Unique Issues Facing Older Divorcees
Since people are living longer and divorce is becoming more and more common, there has been an increase in the number of older people getting divorced. Some of the issues facing older divorcees are different from those facing younger couples. Issues like retirement and healthcare often take on added significance while child custody may no longer be an issue.
Divorce is difficult under any circumstances, but it can be a frightening prospect when your retirement years have been carefully planned considering the pension, social security, and healthcare benefits of your spouse. As you prepare to divorce it is helpful to know how divorce will affect these issues. Consider the following:
As part of any divorce proceeding, and especially for older couples, the parties should factor in pension benefits. For young people it can be hard to think about retirement years and whether they will require support in addition to their own retirement benefits but it is a pressing issue for older people. The pension benefits of one or both spouses must be considered in order to determine if each party has the means to support themselves. Furthermore, pension benefits earned during the marriage are considered marital property that belongs to both spouses. Pension benefits can be divided by the courts. Depending on the overall situation a court may favor giving the pension to the spouse who earned it or could allocate the benefit between the parties. Of course, if you reach a divorce agreement with your spouse then you don't need a court to decide how the pension will be allocated. You can then agree on a fixed amount each month or on a percentage of what was earned. As you decide how to deal with pension benefits consider when the plan will vest, what benefits it will provide, whether it has benefits for a surviving spouse and if the benefits of the plan can by accessed now. As required by federal law, most private insurers will send separate checks to you and your former spouse. If sharing the pension is undesirable for some reason then the benefits can still be considered when negotiating other issues like the amount of spousal support (alimony).
If your spouse worked longer than you did or earned more, then the social security retirement benefits that you receive through your spouse could be higher than your own benefits. Retirement benefits are paid out while your spouse is still living and you get an amount equal to 50% of what your spouse earned (this is only true if your own benefits are less than that amount). Generally, a divorce will terminate these benefits, but there are exceptions. One exception is for couples who have been married for 10 years prior to the divorce. If you have been married 10 years then you will continue to acquire this benefit and it will not affect the benefit amount of your former spouse or his or her future spouse if he or she remarries. Another Social Security benefit that usually terminates with divorce is survivor's benefits. These are benefits that are paid when the spouse dies. These benefits will also continue if you have been married for at least 10 years. As you factor Social Security benefits into your future plans consider when you want to retire and begin collecting benefits. The age of retirement will affect the amount of your monthly payment. Remarriage will also affect your benefits. If you remarry your benefits will terminate but they could be reinstated if that marriage ends in death or divorce. These regulations could change and there are lots of exceptions to consider so contact the Social Security Administration to find out more how your benefits will be affected by divorce.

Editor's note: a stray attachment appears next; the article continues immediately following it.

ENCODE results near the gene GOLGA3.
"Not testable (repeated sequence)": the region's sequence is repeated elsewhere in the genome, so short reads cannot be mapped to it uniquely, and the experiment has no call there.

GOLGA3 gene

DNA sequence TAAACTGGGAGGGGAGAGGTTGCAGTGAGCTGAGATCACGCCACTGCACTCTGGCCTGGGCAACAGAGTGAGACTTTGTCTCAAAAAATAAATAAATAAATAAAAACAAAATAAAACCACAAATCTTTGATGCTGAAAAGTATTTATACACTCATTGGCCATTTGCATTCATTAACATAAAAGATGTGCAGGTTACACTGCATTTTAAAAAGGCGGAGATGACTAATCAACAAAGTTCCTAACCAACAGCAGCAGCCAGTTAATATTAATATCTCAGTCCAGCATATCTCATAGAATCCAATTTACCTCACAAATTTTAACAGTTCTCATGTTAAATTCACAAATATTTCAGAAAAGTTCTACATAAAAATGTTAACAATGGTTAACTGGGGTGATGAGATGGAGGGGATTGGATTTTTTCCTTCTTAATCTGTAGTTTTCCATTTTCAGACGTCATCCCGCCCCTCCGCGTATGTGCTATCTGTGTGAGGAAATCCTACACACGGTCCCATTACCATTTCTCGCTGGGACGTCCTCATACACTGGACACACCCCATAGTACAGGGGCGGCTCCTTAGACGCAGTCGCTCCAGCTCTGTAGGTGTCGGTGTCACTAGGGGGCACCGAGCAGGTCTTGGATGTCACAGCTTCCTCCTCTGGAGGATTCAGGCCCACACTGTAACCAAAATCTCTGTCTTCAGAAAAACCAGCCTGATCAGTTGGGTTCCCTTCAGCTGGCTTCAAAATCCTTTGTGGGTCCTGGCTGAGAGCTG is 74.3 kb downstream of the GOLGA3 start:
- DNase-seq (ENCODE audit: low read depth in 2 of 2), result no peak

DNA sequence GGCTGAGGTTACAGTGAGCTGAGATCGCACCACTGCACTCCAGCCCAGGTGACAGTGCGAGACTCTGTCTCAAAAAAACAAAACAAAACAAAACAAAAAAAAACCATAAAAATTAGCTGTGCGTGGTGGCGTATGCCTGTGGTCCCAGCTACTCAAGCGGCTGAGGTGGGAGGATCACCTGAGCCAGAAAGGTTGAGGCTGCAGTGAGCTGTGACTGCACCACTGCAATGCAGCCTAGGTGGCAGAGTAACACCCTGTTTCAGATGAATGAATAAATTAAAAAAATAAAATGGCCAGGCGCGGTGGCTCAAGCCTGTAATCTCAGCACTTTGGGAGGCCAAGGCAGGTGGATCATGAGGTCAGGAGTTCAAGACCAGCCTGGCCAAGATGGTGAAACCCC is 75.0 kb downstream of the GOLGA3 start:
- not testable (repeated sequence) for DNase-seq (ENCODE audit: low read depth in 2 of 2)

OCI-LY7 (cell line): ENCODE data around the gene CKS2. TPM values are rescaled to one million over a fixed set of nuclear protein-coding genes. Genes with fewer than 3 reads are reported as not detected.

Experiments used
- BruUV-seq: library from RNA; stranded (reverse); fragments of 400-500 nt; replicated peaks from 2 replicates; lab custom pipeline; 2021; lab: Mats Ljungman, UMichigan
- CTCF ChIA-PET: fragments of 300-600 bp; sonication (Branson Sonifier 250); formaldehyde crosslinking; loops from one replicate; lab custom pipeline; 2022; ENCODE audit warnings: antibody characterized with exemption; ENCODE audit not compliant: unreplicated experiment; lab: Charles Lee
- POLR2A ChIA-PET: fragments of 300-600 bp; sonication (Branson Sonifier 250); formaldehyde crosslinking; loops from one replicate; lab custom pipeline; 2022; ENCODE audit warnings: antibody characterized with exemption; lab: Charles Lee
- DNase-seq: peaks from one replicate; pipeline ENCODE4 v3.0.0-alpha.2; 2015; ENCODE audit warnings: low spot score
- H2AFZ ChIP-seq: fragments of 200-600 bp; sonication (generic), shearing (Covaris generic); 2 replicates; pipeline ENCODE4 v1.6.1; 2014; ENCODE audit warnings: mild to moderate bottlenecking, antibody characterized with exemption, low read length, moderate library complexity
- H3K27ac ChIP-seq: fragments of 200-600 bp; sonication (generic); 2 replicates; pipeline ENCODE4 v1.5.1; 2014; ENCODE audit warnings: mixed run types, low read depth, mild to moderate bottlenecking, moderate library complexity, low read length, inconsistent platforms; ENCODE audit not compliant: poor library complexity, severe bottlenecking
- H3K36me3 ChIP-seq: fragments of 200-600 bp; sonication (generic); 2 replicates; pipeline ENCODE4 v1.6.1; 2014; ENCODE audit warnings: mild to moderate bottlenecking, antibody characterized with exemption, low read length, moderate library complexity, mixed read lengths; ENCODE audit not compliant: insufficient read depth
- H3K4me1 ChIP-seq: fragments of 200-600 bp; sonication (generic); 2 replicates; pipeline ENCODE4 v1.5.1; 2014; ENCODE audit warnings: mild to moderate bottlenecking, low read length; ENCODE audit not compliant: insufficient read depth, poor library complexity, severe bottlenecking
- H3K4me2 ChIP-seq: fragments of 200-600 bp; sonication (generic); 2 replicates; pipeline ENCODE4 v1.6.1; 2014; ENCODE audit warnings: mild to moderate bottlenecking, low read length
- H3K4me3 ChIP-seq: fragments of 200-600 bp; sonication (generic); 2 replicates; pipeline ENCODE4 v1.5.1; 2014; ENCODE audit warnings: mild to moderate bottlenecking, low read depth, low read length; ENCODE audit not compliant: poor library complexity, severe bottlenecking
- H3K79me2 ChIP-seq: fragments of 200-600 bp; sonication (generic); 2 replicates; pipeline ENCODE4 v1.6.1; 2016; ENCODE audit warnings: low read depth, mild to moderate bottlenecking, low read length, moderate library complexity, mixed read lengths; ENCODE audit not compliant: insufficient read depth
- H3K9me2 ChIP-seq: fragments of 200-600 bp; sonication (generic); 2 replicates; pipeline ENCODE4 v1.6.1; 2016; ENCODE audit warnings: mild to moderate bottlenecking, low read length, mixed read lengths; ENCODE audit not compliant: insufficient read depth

Health insurance that is provided to you through your spouse's employer will usually terminate upon divorce. Sometimes you can obtain a temporary extension of this insurance by paying your own separate premium but those costs can be much higher than what you are accustomed to. In some cases, the insurance plan will allow your coverage to continue. This will depend on the plan and on the criteria that they set. For example, they may allow you to keep the insurance if your spouse is already retired. This situation will vary depending on the plan so that is something you need to explore when preparing for divorce. You may also want to explore whether or not you will be eligible for state assistance or Medicare (federal healthcare program).
There are many other considerations that need to be made when divorce is contemplated. The value of input from an experienced attorney cannot be underestimated. When looking for an attorney, make sure that he or she understands the unique issues facing older divorcees. Communicate with your attorney so that they know what issues are the most important to you. Although it is scary to plan a future on your own you can make the best plans if you are armed with information.
Divorce for Older Couples: What Should You Consider?
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